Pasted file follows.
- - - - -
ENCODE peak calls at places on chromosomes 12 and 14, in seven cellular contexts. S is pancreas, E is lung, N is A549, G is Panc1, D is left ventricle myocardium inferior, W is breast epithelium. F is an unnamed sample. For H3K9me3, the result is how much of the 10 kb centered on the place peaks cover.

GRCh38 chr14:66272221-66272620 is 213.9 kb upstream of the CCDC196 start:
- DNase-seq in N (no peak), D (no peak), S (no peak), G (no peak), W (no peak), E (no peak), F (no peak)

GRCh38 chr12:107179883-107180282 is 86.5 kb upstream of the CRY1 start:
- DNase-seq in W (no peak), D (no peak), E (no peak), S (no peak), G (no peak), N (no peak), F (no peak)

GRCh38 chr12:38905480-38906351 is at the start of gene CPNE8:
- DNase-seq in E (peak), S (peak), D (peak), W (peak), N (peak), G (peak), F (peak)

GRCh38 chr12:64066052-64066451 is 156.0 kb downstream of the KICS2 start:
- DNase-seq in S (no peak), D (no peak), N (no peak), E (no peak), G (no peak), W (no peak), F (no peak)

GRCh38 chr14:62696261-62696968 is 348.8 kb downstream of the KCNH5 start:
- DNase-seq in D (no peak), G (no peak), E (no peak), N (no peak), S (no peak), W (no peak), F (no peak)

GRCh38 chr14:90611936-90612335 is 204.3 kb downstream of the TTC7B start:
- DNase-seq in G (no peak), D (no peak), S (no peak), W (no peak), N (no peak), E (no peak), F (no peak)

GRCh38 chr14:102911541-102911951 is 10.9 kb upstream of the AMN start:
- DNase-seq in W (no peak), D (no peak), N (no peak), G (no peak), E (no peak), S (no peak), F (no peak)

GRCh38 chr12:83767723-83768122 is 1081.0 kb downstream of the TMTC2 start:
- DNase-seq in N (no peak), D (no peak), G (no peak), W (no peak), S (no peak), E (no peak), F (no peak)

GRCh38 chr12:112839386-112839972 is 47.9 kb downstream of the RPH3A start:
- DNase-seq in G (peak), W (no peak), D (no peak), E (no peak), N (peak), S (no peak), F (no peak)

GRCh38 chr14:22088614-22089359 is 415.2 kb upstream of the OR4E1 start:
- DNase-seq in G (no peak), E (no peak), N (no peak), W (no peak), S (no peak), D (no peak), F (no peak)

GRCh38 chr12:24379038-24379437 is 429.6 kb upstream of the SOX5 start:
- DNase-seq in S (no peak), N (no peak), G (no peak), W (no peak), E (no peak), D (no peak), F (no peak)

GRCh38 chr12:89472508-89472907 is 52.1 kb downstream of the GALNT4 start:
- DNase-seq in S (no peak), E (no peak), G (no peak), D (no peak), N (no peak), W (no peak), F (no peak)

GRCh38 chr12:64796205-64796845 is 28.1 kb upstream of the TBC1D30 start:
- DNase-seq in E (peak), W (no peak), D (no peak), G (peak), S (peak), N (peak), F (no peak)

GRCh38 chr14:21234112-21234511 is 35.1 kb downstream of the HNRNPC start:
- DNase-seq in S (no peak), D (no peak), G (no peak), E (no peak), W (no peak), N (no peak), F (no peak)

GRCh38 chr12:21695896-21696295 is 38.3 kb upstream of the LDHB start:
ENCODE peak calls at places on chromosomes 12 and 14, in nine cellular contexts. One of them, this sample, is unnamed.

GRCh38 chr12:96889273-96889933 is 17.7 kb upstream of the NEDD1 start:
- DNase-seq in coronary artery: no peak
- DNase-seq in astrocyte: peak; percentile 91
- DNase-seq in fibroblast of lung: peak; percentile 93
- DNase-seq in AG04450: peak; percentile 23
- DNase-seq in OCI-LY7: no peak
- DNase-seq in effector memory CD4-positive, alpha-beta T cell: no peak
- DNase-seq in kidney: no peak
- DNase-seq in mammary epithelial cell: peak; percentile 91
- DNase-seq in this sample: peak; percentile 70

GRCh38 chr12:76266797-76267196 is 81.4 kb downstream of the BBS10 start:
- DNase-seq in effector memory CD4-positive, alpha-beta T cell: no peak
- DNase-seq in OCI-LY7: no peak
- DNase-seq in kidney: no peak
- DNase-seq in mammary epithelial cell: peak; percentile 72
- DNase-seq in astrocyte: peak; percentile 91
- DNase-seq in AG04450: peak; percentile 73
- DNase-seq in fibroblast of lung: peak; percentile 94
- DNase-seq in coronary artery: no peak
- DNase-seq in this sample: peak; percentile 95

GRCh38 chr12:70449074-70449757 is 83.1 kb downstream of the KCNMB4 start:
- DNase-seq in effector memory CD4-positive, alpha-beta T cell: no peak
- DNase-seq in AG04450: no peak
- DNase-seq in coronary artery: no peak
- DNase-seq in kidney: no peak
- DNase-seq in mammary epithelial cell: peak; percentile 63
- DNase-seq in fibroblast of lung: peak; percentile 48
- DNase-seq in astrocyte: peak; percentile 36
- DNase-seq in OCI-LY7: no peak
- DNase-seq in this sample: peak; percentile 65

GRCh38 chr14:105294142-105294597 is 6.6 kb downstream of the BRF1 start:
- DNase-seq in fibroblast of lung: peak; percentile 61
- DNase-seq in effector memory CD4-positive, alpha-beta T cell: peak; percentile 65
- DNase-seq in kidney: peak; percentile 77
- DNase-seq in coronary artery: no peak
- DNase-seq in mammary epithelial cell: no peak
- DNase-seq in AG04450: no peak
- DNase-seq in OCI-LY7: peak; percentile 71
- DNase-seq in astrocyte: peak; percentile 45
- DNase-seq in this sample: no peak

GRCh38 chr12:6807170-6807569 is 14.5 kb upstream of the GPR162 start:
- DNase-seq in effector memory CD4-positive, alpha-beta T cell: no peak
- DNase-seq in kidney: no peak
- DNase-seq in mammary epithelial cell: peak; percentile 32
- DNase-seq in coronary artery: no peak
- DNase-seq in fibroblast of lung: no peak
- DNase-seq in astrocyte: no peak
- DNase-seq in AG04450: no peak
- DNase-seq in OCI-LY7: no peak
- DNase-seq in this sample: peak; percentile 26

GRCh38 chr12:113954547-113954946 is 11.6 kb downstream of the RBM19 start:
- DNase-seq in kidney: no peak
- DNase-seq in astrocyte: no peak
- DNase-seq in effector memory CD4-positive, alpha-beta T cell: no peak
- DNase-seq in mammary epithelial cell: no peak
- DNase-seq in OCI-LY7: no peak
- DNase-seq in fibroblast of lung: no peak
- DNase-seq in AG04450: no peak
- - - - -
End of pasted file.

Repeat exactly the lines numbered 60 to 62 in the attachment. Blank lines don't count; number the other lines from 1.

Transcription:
- DNase-seq in OCI-LY7: no peak
- DNase-seq in this sample: peak; percentile 65

GRCh38 chr14:105294142-105294597 is 6.6 kb downstream of the BRF1 start: